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  • 執筆者の写真Hiroshige FUJII

Participation in the International Humanitarian Law Role Play Competition


I participated in the International Humanitarian Law Role Play Competition organized by the International Committee of Red Cross (ICRC) at the University of Tokyo on December 9. In this essay, I will explain the ICRC and the International Humanitarian Law Role Play Competition and how I prepared for the competition. The ICRC is an international humanitarian organization that provides humanitarian assistance to people affected by armed conflicts. Participants compete on their knowledge of international humanitarian law (IHL) according to a fictional armed conflict situation provided before the competition.

In order to participate in the competition, I started studying IHL in July 2023 with other members of the Fujii seminar. The IHL is applicable in armed conflicts and the law protects people who do not directly participate in hostilities in armed conflicts. In the last competition, we were provided a situation in which two nations contested over an island to obtain benefits of undersea resources on the high seas. Therefore, we studied international humanitarian law and the law of the sea, the knowledge of territorial sovereignty, and so on. In addition, The role each university would play was not announced until the day of the competition, so We practiced using anticipated questions we created based on the provided situation. We also acquired knowledge about the prosecution of heads of state, environmental damage related to oil spilling into the sea, and the extradition of prisoners of war. Seniors who had participated in the competition advised us on what questions the examiners would ask and what to look for when answering them. For example, the mission visits POWs and refugee camps as ICRC staff. This mission consists mainly of 3 points. The first point is to explain about the ICRC. The second point is to confirm whether people are treated humanely in the facilities. The third point is to suggest what kind of assistance the ICRC can provide. In particular, a deep understanding of the ICRC's seven principles, such as Independence, Impartiality, and Neutrality, was crucial. We practiced three times a week. Since the competition was conducted in English, I had to improve my English to discuss with my colleagues whose English was better than mine.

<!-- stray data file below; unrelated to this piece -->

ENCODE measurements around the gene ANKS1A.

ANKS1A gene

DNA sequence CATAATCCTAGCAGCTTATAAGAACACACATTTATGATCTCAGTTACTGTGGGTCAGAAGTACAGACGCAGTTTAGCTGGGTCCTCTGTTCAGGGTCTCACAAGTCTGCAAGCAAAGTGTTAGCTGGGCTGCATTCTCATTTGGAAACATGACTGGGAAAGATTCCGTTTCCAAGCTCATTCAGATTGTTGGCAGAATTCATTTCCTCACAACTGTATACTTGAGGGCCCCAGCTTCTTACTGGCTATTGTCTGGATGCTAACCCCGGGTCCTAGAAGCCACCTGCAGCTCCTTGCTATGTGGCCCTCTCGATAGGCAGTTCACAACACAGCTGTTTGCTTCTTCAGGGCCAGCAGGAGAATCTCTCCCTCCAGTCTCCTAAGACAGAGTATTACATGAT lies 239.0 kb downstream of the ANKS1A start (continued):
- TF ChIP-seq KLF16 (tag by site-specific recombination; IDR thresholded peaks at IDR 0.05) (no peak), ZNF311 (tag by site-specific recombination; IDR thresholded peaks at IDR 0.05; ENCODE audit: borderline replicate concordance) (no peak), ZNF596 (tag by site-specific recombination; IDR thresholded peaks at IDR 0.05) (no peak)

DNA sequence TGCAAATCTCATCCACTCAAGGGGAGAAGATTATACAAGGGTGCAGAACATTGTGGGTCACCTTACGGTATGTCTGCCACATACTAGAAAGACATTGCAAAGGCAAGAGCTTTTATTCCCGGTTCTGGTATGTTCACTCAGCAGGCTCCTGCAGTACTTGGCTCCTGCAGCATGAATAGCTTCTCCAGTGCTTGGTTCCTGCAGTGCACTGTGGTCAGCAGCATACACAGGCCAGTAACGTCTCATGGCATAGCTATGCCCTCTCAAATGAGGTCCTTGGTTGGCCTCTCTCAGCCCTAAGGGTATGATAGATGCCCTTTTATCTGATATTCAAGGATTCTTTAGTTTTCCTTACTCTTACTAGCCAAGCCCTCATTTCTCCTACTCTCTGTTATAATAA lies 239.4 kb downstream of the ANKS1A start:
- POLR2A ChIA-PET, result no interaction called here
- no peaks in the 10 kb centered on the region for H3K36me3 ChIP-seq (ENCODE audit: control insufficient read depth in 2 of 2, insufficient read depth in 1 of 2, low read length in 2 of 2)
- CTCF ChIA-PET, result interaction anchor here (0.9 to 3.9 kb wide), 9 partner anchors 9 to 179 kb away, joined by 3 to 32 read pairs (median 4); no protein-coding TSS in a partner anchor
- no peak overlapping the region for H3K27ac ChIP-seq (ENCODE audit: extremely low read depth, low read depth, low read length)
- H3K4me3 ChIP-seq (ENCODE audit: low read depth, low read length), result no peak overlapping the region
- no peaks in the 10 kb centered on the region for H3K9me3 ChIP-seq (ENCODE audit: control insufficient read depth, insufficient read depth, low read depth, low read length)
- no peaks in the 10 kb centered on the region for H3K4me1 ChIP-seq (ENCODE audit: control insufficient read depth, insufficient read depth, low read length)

On the day of the competition, I was relieved that the issues were partly similar to what I had studied. I was so nervous that I could not speak English as well as I practiced, and I realized I lacked knowledge about the legal basis necessary for negotiations. Although I could not win the prize, I am grateful to Professor Fujii for his guidance and to other members of the Fujii Seminar. I would like to continue studies related to international humanitarian law and rechallenge the competition next year to win the competition!!


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